Students’ passions can be a powerful driver for deeper and more creative learning. With this knowledge, some educators are using popular commercial games like World of Warcraft (WoW) to create curriculum around the game. And they say they’re seeing success, especially with learners who have had trouble in traditional classrooms.
World of Warcraft is a Massively Multiplayer Online Roleplay (MMOR) game, where players take on the identity of characters in a narrative-rich plot, working together to overcome challenges.
“In my estimation, a well-designed video game is pure, scaffolded, constructivist learning at its best,” said Peggy Sheehy, one of the designers of WoW in Schools, an elective English Language Arts curriculum built around the game. “Mastery of content opens up new content and offers unlimited opportunity for success.” And that’s what learning should be like, she says: interesting, engaging and collaborative. Research on gaming in an educational context corroborates Sheehy’s viewpoint that games demonstrate mastery learning because a player cannot move on until he or she has completed a set of tasks.
Sheehy designs “quests” with particular learning objectives in mind that the students or — “heroes” as they’re called in class — must complete. Quests might include components of comparative writing or characterization exercises. For example, Sheehy had her students read J.R.R. Tolkien’s The Hobbit as they progressed through the course, and for one assignment, they had to pick a character from the book and categorize that character within World of Warcraft. They were asked to defend their choices in writing, supporting their argument with the text.
“When I bring these to their other teachers, I am consistently told, ‘I don’t get anything like this from them,’” Sheehy said in reference to the writing her students produce. They write complex arguments because they are passionate about the game, the storyline, and the class. “When there is no passion you get dutiful, for the grade work,” she said.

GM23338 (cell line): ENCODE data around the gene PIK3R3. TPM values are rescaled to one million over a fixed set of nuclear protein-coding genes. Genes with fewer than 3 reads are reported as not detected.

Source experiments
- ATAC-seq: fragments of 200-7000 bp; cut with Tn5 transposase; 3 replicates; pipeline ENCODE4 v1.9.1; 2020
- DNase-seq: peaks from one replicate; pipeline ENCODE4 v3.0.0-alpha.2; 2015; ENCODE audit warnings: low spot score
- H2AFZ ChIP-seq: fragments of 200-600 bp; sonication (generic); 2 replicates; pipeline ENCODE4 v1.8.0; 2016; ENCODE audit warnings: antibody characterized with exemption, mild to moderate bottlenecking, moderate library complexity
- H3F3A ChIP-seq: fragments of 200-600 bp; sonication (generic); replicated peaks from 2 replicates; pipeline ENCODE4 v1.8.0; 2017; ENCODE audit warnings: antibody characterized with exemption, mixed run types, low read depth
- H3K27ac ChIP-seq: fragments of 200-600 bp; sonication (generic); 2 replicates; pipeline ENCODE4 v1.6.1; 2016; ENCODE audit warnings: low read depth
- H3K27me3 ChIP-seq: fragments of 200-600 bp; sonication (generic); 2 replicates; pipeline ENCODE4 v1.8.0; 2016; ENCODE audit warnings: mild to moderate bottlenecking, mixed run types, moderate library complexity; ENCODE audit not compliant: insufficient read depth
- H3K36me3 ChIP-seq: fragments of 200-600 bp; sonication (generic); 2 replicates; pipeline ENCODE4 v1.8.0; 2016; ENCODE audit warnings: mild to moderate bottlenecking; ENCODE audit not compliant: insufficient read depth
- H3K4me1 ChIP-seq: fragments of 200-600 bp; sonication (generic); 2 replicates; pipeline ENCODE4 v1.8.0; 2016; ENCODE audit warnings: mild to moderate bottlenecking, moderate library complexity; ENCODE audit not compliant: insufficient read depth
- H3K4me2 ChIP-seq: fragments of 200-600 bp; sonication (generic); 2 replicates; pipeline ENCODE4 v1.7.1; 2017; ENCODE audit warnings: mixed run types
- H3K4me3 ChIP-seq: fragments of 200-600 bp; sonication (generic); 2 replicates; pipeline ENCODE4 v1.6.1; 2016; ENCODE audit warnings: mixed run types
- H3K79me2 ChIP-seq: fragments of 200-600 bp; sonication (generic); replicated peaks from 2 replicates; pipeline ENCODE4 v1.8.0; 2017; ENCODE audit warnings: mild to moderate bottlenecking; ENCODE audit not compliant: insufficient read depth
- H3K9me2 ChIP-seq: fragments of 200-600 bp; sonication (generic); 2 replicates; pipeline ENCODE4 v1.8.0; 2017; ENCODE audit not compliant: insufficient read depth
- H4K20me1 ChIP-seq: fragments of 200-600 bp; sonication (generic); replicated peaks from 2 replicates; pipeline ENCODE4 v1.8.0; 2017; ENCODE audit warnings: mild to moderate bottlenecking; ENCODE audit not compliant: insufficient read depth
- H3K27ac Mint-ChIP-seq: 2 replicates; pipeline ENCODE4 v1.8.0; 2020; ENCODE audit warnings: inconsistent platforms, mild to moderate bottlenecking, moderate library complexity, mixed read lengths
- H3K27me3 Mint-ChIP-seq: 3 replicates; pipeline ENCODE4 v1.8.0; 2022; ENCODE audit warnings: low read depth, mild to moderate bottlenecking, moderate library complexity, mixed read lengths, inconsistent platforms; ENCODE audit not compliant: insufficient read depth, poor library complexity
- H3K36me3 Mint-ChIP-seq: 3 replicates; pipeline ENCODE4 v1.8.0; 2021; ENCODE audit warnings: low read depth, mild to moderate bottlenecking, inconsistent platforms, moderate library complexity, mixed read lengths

One of the benefits of using a multiplayer, collaborative game is that students also work together to accomplish quests. They post their writing in “guilds” within the game and are asked to critique one another’s writing, creating a constructive peer review.
Perhaps one of the most prominent ways that game-based classes are different from traditional ones is how failure fits into the daily experience of learning. “Failure in a game typically means that you tried the challenge in a new way,” Sheehy said. It’s not bad; it’s creative problem-solving, risk-taking, and a natural outcropping of trying something new. But in most classrooms, kids are programmed to understand failure as shameful at early ages. “Game designers get that failure is anticipated and celebrated. It’s a learning opportunity,” Sheehy said.
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Those accustomed to having assessments be part of the learning model may wonder how to measure things like reading comprehension, grammar, and vocabulary.
“Assessment and gaming are so contradictory,” Sheehy said. “Gaming is almost like the scientific method. You get your quest, you form a hypothesis, you try it out, you encounter challenges and you draw conclusions.” She thinks that’s assessment enough and is wary that formally assessing students will take the fun and the passion out of what she considers to be a very effective education tool.